In relation to any advice he might give us, it is essential that we consider how we can assist him and implement his counsel in its true sense. Not only has His Holiness devoted himself to improving our material welfare externally, he has also encouraged the growth of our spiritual welfare internally. In response, from our side we should think about how we can develop ourselves further. In particular, we can study the Buddha’s teachings, which benefit our minds, and increase our love and compassion, which benefit how we manifest in the world. It is critical that we study the Buddhist sciences to enrich and expand our minds and seek to improve our behavior by increasing our love and compassion. In the flow of our daily life, it is essential to remind ourselves of this again and again.
June 30, 2017
Yesterday evening, the Lt. Governor welcomed His Holiness the Karmapa, the second-highest ranking Tibetan Buddhist in exile and a world-renowned spiritual leader, to Washington state.
The Lt. Governor thanked the Karmapa and his delegation for visiting Seattle again, and for bringing with him a message of compassion and global-mindedness. This trip marks the Karmapa’s third visit to Seattle, and his fourth visit to the United States. Seattle, in particular, has developed infrastructure to expand opportunities for exchange with Tibet’s Buddhist leaders, as it is the home of both the Karmapa Foundation, which facilitates the Karmapa’s travels and conducts outreach, and the Seeds of Compassion non-profit, which promotes the Dalai Lama’s work teaching compassion.
His Holiness the Karmapa serves as the head of the largest of the four major schools of Tibetan Buddhism, the Karma Kagyu. His Holiness was recognized as the 17th Karmapa at the age of 7, and is historically unique in that he is recognized by both the Chinese government, and the Dalai Lama. The Karmapa fled Tibet at the age of 14, and now lives in India. He is known for connecting the Buddhist ethic of compassion with contemporary issues, including environmental responsibility, social harmony, the role of technology in society, and gender equality.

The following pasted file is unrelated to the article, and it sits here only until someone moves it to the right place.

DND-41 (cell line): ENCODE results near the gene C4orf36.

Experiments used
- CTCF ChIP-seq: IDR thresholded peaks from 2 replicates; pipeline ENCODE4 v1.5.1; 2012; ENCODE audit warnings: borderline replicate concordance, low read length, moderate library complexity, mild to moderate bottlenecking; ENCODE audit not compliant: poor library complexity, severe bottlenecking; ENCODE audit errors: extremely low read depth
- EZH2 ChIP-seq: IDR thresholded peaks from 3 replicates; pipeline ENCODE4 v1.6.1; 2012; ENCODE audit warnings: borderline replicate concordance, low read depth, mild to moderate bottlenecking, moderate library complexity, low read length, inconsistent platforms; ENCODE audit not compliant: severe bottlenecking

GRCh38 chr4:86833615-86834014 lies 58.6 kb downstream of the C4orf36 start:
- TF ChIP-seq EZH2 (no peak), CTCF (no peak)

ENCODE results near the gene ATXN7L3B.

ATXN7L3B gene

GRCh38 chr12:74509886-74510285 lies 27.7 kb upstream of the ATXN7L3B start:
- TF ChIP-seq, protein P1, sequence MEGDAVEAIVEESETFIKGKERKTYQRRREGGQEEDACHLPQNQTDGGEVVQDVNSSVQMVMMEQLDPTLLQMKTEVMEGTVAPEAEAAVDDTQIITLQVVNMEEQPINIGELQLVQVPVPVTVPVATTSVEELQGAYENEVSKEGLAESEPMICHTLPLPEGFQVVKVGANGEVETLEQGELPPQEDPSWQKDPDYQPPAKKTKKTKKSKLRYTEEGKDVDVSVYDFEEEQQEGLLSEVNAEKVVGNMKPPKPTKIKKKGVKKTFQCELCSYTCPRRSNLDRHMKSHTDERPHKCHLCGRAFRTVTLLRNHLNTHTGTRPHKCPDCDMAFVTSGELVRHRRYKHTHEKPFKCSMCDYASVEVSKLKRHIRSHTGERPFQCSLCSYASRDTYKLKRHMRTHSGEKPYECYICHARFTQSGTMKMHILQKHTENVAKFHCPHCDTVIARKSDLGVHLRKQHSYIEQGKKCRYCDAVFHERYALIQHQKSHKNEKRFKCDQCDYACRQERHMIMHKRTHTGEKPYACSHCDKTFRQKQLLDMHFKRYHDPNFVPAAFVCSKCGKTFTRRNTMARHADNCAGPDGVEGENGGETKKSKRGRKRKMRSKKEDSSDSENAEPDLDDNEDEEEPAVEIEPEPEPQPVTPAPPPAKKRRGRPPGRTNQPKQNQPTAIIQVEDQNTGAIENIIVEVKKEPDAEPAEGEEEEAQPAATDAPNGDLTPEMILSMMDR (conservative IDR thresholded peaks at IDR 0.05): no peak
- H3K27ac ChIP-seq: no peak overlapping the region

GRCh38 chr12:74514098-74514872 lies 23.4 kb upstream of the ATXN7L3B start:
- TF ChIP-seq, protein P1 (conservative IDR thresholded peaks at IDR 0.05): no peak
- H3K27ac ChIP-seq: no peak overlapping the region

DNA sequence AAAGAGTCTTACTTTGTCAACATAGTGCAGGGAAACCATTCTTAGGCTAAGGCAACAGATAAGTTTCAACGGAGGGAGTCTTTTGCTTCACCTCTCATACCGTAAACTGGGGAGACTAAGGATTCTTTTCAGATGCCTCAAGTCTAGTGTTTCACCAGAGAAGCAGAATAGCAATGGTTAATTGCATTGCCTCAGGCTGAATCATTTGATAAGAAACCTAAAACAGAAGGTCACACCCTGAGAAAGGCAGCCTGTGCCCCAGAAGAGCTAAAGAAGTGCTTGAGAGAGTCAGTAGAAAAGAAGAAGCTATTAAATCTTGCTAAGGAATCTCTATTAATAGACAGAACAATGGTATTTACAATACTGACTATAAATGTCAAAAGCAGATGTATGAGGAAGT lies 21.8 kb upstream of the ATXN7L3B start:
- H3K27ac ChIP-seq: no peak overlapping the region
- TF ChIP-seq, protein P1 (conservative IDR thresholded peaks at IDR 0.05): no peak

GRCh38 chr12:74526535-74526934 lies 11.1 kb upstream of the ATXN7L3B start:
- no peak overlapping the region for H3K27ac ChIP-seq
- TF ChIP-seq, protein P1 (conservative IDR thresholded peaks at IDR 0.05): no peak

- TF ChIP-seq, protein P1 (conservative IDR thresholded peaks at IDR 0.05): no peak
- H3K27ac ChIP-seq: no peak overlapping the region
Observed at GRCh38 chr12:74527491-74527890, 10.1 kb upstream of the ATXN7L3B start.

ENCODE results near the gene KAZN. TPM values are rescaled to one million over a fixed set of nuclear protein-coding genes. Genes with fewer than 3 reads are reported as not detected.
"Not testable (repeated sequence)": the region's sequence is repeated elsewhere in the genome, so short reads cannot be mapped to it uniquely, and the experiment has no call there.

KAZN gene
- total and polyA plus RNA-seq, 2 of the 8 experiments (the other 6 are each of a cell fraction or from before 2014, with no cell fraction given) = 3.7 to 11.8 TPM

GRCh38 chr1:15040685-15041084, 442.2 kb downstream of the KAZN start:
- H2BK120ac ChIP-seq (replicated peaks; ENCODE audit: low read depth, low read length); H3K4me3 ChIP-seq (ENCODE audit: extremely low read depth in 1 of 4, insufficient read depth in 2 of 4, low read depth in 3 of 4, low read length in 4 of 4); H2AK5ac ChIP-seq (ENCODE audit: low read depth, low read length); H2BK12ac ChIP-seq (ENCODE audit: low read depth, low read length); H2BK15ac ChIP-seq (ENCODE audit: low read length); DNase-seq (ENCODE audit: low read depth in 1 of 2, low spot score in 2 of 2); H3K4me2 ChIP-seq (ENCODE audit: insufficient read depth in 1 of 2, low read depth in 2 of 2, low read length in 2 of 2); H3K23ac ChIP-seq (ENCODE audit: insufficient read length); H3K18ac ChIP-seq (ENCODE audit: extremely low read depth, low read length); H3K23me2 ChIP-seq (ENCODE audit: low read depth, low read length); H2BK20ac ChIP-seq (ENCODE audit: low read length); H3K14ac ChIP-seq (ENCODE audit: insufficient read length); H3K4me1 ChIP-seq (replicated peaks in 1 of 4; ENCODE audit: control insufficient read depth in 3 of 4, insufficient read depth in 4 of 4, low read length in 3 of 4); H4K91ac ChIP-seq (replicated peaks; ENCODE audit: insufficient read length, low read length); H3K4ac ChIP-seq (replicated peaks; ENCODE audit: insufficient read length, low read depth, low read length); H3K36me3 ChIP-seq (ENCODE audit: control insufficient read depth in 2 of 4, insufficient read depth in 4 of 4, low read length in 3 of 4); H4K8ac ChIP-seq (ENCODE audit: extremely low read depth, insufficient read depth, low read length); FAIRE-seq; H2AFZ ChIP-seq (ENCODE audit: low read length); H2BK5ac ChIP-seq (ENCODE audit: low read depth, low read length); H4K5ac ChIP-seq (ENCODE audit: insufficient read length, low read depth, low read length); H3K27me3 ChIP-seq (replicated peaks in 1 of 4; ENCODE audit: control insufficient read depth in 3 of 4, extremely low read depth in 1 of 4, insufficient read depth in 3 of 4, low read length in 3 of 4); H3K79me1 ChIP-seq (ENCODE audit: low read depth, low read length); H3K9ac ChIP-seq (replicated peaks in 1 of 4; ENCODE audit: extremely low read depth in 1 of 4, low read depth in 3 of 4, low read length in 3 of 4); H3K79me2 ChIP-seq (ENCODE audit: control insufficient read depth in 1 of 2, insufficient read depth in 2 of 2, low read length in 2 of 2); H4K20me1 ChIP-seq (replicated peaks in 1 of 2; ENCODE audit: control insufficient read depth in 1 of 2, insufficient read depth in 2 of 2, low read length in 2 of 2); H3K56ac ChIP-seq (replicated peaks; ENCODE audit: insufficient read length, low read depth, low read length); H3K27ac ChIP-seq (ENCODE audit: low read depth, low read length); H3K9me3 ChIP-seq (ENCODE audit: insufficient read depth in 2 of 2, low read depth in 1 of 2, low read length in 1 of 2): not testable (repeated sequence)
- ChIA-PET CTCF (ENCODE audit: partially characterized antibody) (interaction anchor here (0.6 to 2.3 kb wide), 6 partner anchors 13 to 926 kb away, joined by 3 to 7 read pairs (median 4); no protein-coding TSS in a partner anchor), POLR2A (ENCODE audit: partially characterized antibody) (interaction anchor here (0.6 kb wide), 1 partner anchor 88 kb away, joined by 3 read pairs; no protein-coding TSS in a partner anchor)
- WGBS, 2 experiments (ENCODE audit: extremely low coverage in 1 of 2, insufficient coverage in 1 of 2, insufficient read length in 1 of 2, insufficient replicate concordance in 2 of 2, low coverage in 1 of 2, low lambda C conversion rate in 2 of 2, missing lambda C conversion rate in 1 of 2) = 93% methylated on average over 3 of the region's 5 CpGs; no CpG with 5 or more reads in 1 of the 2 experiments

In his welcoming remarks, the Lt. Governor highlighted the mutual values Washington state shares with His Holiness. The Lt. Governor noted the following connections:
While Washington state was one of the first to extend the right to vote to women, His Holiness the Karmapa was the first to extend full ordination for women within Tibetan Buddhism. While Washington has been a champion for fighting climate change, His Holiness has advocated worldwide for environmental responsibility, and has transformed more than 50 monasteries in the Himalayas into centers for environmental activism. Finally, the Lt. Governor noted the mutuality of His Holiness’ message on compassion and tolerance, and Washington’s own social ethic: as the first state to take on the Trump administration’s discriminatory travel ban, Washington state has shown through political action its commitment to remaining a tolerant state.
His Holiness the Karmapa spoke following the Lt. Governor’s welcome, and remarked that while his visit to Seattle was a short one – “I arrive today, leave tomorrow” – having the opportunity to speak sincerely with others about compassion, is still a “very meaningful opportunity,” and a “wonderful sort of occasion.”
His Holiness’ remarks centered on teaching, and practicing, compassion. On practicing compassion, His Holiness said that “if we don’t work with it, if we don’t practice it, it’s something that will diminish.” For that reasons, he said, it is important to teach oneself compassion the same way one teaches children compassion – to extend it to all living things, from fellow human beings, to tiny insects.